Sunday, 29 March 2015

Good Intentions

Any system dependent in good intentions is lacking in abundance... the abundance is insufficient. Good intentions cannot be depended on. If we needed to depend on good indentions regarding being able to breathe air then I am sure every gulp or air would cost one cent perhaps, which means hundreds of thousands would suffocate each day. Thankfully being able to breathe does not depend on good intentions.

Food, healthcare, education, shelter, and all other needs must be of at least equal abundance to air... we need extreme resilience, which means we need much better technology.

This doesn't mean good intentions have no validity, but it does mean the core power, our core focus, should be on creating better technology, or on making people aware the better technology is coming to render the need for good intentions obsolete; thus perhaps people can change their intentions now, they can have good intentions now. It might be easier for them to have good intentions, based on the coming total resilience.

Sunday, 22 March 2015

Smart Technological #Convergence

All areas of technology are converging. Everything is becoming smart.

The roots of convergence awareness can perhaps be traced back to Converging Technologies for Improving Human Performance, which is a "2002 report commissioned by the U.S. National Science Foundation and Department of Commerce," according to Wikipedia.

You may be interested to note ZDNet linked the first convergence report to utopia. ZDNet wrote in Aug 2002: "The path to this utopian vision of the future is the synergistic combination of nanotechnology, biotechnology, information technology, and cognitive science (under the acronym NBIC)."

The first 2002 World Technology Evaluation Centre report has been updated; note the final report dated July 2013.

The final report is titled "Convergence of Knowledge, Technology and Society: Beyond Convergence of Nano-Bio-Info-Cognitive Technologies (Science Policy Reports)."

The final report can be bought in book form, expensively from Amazon, or downloaded for free in PDF format. A similar PDF, titled "The new world of discovery, invention, and innovation: convergence of knowledge, technology, and society" is available on the US National Science Foundation website.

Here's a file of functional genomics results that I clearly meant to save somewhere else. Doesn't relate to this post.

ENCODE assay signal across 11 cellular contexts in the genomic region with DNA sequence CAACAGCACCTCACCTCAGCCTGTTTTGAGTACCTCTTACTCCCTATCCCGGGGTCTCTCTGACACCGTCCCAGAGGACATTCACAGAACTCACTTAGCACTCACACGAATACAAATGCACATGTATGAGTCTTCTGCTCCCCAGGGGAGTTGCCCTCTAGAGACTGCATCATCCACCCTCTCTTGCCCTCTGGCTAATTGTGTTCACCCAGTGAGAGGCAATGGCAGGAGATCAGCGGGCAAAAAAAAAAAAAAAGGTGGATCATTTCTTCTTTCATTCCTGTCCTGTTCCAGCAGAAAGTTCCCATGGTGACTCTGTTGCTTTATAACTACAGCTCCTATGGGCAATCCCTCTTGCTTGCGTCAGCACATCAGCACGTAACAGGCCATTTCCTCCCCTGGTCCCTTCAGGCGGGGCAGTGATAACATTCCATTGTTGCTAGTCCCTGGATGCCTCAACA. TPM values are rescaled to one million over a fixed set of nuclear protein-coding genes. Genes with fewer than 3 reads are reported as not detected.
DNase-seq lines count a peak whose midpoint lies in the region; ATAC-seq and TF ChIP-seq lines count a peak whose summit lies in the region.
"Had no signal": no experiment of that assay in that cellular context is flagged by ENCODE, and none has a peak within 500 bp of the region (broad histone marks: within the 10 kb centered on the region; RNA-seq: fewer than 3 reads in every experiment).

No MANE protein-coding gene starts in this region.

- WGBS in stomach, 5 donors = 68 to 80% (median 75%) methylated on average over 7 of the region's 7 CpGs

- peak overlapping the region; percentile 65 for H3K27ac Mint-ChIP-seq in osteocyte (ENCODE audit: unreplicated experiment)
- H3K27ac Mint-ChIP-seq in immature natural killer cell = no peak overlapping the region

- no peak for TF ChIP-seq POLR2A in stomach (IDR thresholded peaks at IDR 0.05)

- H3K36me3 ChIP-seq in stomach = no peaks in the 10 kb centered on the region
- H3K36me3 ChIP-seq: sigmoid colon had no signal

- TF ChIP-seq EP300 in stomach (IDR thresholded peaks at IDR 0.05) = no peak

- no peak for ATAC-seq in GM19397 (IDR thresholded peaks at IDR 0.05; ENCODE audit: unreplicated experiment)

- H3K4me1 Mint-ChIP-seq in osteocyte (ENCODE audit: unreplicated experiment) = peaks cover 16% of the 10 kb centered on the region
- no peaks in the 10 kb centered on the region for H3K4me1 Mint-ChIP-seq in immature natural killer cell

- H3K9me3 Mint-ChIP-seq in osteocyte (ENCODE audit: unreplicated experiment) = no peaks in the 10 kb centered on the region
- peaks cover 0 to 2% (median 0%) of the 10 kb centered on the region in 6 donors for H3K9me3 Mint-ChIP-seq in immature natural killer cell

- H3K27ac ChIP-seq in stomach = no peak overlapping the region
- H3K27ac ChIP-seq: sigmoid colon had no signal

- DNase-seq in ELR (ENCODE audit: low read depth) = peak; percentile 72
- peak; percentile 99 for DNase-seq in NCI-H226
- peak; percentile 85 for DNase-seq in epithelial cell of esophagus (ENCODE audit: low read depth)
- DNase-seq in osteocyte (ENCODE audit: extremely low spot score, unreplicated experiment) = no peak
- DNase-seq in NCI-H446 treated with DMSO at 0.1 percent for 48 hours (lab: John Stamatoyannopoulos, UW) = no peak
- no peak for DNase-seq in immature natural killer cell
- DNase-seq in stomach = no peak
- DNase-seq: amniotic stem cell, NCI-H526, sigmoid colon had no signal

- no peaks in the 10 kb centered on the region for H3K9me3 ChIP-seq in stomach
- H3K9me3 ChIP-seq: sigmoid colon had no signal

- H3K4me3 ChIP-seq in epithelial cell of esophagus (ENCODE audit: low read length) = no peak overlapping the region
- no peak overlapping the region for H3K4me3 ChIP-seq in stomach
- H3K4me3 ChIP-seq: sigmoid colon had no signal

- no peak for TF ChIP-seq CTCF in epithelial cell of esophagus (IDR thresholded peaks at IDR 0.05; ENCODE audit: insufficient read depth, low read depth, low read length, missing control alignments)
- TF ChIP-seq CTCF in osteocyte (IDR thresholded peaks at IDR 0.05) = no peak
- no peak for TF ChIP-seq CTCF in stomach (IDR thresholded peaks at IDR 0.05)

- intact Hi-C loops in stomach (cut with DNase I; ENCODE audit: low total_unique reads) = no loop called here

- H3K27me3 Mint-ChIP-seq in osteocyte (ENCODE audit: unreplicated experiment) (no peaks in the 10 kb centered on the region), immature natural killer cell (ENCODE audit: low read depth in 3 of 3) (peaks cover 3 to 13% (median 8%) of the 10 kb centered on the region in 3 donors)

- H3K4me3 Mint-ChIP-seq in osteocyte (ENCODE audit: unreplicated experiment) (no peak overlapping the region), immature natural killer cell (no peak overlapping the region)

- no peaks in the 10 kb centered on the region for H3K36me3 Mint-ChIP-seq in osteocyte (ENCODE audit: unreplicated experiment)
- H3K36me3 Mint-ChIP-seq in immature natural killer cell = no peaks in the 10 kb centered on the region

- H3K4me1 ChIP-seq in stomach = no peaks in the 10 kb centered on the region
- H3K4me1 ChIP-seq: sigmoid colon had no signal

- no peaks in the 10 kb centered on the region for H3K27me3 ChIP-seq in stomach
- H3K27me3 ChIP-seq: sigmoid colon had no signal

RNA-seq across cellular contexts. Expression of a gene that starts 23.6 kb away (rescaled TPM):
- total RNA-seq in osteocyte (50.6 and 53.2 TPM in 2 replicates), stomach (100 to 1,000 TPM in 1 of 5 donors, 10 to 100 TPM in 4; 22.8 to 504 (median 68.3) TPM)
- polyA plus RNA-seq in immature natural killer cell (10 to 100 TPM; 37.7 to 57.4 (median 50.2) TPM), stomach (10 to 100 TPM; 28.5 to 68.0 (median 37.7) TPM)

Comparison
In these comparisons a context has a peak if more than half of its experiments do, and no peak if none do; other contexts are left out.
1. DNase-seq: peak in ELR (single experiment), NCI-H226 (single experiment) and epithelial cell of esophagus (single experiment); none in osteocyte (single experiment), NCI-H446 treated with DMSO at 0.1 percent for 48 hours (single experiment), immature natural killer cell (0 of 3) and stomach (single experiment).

On 21 Nov 2014 the Wilson Center wrote: "The Science & Technology Innovation Program at the Wilson Center is working with the National Science Foundation (NSF) to interview scientists working at the convergence of nanotechnology, biotechnology, information technology and cognitive science. In this series of videos, participants discuss their definition of technological convergence, how this might affect various scientific fields and what obstacles must be addressed to reach convergence’s full potential."

My interest in convergence was recently reignited. Max More was interviewed regarding his views on the Singularity and Transhumanism. Max thinks convergence is invalid. I disagree with Max regarding his dismissal of convergence and the Singularity, but Max did make some good points regarding people who seek to distort the Singularity into a neo-religious event.

My initial response to Max, which somewhat mirrors the information here but includes deeper commentary on convergence, can be read on my Singularity 2045 G+ page.

It is also worth noting how MIT reported on convergence in Jan 2011: "A new model for scientific research known as "convergence" offers the potential for revolutionary advances in biomedicine and other areas of science, according to a white paper issued today by 12 leading MIT researchers."

Below are the links to interviews with "leading scientists," which the Wilson Center mentioned, in relation to the July 2013 WTEC final report, regarding the relevance of convergence to science progress. IEET has also reported on two of the 14 videos, which you can see here regarding 3D-printing, and here regarding computer-aided health research.

Wednesday, 4 March 2015

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